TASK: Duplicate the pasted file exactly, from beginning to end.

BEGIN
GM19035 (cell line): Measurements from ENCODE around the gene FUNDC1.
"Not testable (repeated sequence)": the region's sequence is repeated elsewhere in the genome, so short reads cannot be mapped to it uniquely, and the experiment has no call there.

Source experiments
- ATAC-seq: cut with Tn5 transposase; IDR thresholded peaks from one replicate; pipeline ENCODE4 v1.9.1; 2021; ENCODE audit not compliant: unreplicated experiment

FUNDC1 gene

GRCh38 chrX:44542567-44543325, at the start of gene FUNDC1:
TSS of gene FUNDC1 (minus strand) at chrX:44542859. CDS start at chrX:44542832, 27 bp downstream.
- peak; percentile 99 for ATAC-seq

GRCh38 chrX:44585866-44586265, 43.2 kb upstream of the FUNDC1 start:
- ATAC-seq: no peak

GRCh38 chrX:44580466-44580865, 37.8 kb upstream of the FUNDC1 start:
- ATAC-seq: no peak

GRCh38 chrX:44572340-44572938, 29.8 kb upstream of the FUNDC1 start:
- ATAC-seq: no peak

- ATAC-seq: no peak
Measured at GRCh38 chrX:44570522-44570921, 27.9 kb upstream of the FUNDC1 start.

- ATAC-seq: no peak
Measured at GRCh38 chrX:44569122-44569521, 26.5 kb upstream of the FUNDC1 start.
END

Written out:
GM19035 (cell line): Measurements from ENCODE around the gene FUNDC1.
"Not testable (repeated sequence)": the region's sequence is repeated elsewhere in the genome, so short reads cannot be mapped to it uniquely, and the experiment has no call there.

Source experiments
- ATAC-seq: cut with Tn5 transposase; IDR thresholded peaks from one replicate; pipeline ENCODE4 v1.9.1; 2021; ENCODE audit not compliant: unreplicated experiment

FUNDC1 gene

GRCh38 chrX:44542567-44543325, at the start of gene FUNDC1:
TSS of gene FUNDC1 (minus strand) at chrX:44542859. CDS start at chrX:44542832, 27 bp downstream.
- peak; percentile 99 for ATAC-seq

GRCh38 chrX:44585866-44586265, 43.2 kb upstream of the FUNDC1 start:
- ATAC-seq: no peak

GRCh38 chrX:44580466-44580865, 37.8 kb upstream of the FUNDC1 start:
- ATAC-seq: no peak

GRCh38 chrX:44572340-44572938, 29.8 kb upstream of the FUNDC1 start:
- ATAC-seq: no peak

- ATAC-seq: no peak
Measured at GRCh38 chrX:44570522-44570921, 27.9 kb upstream of the FUNDC1 start.

- ATAC-seq: no peak
Measured at GRCh38 chrX:44569122-44569521, 26.5 kb upstream of the FUNDC1 start.